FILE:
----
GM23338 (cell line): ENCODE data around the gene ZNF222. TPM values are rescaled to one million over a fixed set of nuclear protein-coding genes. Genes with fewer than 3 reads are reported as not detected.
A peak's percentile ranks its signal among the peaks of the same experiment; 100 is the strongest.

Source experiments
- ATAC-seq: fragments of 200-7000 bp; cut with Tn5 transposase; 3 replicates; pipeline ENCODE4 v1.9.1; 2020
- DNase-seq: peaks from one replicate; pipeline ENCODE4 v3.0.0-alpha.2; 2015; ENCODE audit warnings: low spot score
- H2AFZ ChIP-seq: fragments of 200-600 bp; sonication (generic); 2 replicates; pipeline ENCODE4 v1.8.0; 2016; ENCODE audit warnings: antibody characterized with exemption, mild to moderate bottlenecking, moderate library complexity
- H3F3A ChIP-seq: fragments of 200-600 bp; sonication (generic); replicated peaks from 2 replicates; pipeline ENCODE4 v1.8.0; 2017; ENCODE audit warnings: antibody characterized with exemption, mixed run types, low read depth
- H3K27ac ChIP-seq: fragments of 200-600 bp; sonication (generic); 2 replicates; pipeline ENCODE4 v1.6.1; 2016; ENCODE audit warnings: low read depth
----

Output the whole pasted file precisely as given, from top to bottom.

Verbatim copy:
GM23338 (cell line): ENCODE data around the gene ZNF222. TPM values are rescaled to one million over a fixed set of nuclear protein-coding genes. Genes with fewer than 3 reads are reported as not detected.
A peak's percentile ranks its signal among the peaks of the same experiment; 100 is the strongest.

Source experiments
- ATAC-seq: fragments of 200-7000 bp; cut with Tn5 transposase; 3 replicates; pipeline ENCODE4 v1.9.1; 2020
- DNase-seq: peaks from one replicate; pipeline ENCODE4 v3.0.0-alpha.2; 2015; ENCODE audit warnings: low spot score
- H2AFZ ChIP-seq: fragments of 200-600 bp; sonication (generic); 2 replicates; pipeline ENCODE4 v1.8.0; 2016; ENCODE audit warnings: antibody characterized with exemption, mild to moderate bottlenecking, moderate library complexity
- H3F3A ChIP-seq: fragments of 200-600 bp; sonication (generic); replicated peaks from 2 replicates; pipeline ENCODE4 v1.8.0; 2017; ENCODE audit warnings: antibody characterized with exemption, mixed run types, low read depth
- H3K27ac ChIP-seq: fragments of 200-600 bp; sonication (generic); 2 replicates; pipeline ENCODE4 v1.6.1; 2016; ENCODE audit warnings: low read depth